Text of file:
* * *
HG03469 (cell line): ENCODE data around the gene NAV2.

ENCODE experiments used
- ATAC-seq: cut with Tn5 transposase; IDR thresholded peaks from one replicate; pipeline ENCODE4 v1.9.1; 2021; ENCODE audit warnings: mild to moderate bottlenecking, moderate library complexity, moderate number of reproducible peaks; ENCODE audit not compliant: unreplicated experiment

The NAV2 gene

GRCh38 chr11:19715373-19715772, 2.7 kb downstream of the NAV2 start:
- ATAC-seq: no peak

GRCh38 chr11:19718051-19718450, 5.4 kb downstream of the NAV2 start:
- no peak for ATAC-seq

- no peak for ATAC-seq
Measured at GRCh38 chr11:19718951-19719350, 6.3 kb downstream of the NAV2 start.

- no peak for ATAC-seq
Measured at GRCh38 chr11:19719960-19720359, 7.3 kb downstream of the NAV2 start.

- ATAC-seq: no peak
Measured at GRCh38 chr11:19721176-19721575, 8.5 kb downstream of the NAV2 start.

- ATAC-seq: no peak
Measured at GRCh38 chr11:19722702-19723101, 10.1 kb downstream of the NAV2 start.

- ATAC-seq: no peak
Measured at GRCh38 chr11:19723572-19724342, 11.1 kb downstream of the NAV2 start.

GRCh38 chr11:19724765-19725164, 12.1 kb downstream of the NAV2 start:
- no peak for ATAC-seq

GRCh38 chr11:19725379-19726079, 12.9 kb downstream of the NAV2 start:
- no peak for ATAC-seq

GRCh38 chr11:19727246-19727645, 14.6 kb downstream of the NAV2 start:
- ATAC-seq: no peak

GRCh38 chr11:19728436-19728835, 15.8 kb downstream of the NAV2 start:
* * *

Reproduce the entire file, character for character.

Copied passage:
HG03469 (cell line): ENCODE data around the gene NAV2.

ENCODE experiments used
- ATAC-seq: cut with Tn5 transposase; IDR thresholded peaks from one replicate; pipeline ENCODE4 v1.9.1; 2021; ENCODE audit warnings: mild to moderate bottlenecking, moderate library complexity, moderate number of reproducible peaks; ENCODE audit not compliant: unreplicated experiment

The NAV2 gene

GRCh38 chr11:19715373-19715772, 2.7 kb downstream of the NAV2 start:
- ATAC-seq: no peak

GRCh38 chr11:19718051-19718450, 5.4 kb downstream of the NAV2 start:
- no peak for ATAC-seq

- no peak for ATAC-seq
Measured at GRCh38 chr11:19718951-19719350, 6.3 kb downstream of the NAV2 start.

- no peak for ATAC-seq
Measured at GRCh38 chr11:19719960-19720359, 7.3 kb downstream of the NAV2 start.

- ATAC-seq: no peak
Measured at GRCh38 chr11:19721176-19721575, 8.5 kb downstream of the NAV2 start.

- ATAC-seq: no peak
Measured at GRCh38 chr11:19722702-19723101, 10.1 kb downstream of the NAV2 start.

- ATAC-seq: no peak
Measured at GRCh38 chr11:19723572-19724342, 11.1 kb downstream of the NAV2 start.

GRCh38 chr11:19724765-19725164, 12.1 kb downstream of the NAV2 start:
- no peak for ATAC-seq

GRCh38 chr11:19725379-19726079, 12.9 kb downstream of the NAV2 start:
- no peak for ATAC-seq

GRCh38 chr11:19727246-19727645, 14.6 kb downstream of the NAV2 start:
- ATAC-seq: no peak

GRCh38 chr11:19728436-19728835, 15.8 kb downstream of the NAV2 start: